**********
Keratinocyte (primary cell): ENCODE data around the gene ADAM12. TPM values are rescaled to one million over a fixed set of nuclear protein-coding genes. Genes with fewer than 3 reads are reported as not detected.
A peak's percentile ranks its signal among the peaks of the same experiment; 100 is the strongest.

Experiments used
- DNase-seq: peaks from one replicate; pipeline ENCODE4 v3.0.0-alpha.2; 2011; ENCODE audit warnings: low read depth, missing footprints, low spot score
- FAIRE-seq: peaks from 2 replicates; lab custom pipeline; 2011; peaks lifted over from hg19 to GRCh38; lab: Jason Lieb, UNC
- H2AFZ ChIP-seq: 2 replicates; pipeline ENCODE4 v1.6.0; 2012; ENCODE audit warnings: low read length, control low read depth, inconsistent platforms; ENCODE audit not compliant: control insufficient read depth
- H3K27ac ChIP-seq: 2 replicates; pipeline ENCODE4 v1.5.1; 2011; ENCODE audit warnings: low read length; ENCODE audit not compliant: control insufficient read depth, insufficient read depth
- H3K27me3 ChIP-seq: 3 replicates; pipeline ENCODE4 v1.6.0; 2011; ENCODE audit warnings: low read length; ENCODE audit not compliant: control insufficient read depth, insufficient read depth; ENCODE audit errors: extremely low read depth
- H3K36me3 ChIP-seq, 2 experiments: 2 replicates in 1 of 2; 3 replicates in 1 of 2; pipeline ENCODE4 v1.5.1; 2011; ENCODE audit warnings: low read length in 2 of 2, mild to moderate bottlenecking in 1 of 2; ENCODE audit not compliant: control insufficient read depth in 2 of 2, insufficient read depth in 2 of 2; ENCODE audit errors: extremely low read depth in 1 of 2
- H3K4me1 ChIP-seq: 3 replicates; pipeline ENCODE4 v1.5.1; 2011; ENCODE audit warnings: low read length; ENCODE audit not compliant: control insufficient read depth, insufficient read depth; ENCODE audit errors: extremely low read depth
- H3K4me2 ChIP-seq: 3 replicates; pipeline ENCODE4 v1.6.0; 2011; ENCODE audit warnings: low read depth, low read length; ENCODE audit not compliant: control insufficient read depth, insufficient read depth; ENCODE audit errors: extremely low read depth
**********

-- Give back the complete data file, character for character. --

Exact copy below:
Keratinocyte (primary cell): ENCODE data around the gene ADAM12. TPM values are rescaled to one million over a fixed set of nuclear protein-coding genes. Genes with fewer than 3 reads are reported as not detected.
A peak's percentile ranks its signal among the peaks of the same experiment; 100 is the strongest.

Experiments used
- DNase-seq: peaks from one replicate; pipeline ENCODE4 v3.0.0-alpha.2; 2011; ENCODE audit warnings: low read depth, missing footprints, low spot score
- FAIRE-seq: peaks from 2 replicates; lab custom pipeline; 2011; peaks lifted over from hg19 to GRCh38; lab: Jason Lieb, UNC
- H2AFZ ChIP-seq: 2 replicates; pipeline ENCODE4 v1.6.0; 2012; ENCODE audit warnings: low read length, control low read depth, inconsistent platforms; ENCODE audit not compliant: control insufficient read depth
- H3K27ac ChIP-seq: 2 replicates; pipeline ENCODE4 v1.5.1; 2011; ENCODE audit warnings: low read length; ENCODE audit not compliant: control insufficient read depth, insufficient read depth
- H3K27me3 ChIP-seq: 3 replicates; pipeline ENCODE4 v1.6.0; 2011; ENCODE audit warnings: low read length; ENCODE audit not compliant: control insufficient read depth, insufficient read depth; ENCODE audit errors: extremely low read depth
- H3K36me3 ChIP-seq, 2 experiments: 2 replicates in 1 of 2; 3 replicates in 1 of 2; pipeline ENCODE4 v1.5.1; 2011; ENCODE audit warnings: low read length in 2 of 2, mild to moderate bottlenecking in 1 of 2; ENCODE audit not compliant: control insufficient read depth in 2 of 2, insufficient read depth in 2 of 2; ENCODE audit errors: extremely low read depth in 1 of 2
- H3K4me1 ChIP-seq: 3 replicates; pipeline ENCODE4 v1.5.1; 2011; ENCODE audit warnings: low read length; ENCODE audit not compliant: control insufficient read depth, insufficient read depth; ENCODE audit errors: extremely low read depth
- H3K4me2 ChIP-seq: 3 replicates; pipeline ENCODE4 v1.6.0; 2011; ENCODE audit warnings: low read depth, low read length; ENCODE audit not compliant: control insufficient read depth, insufficient read depth; ENCODE audit errors: extremely low read depth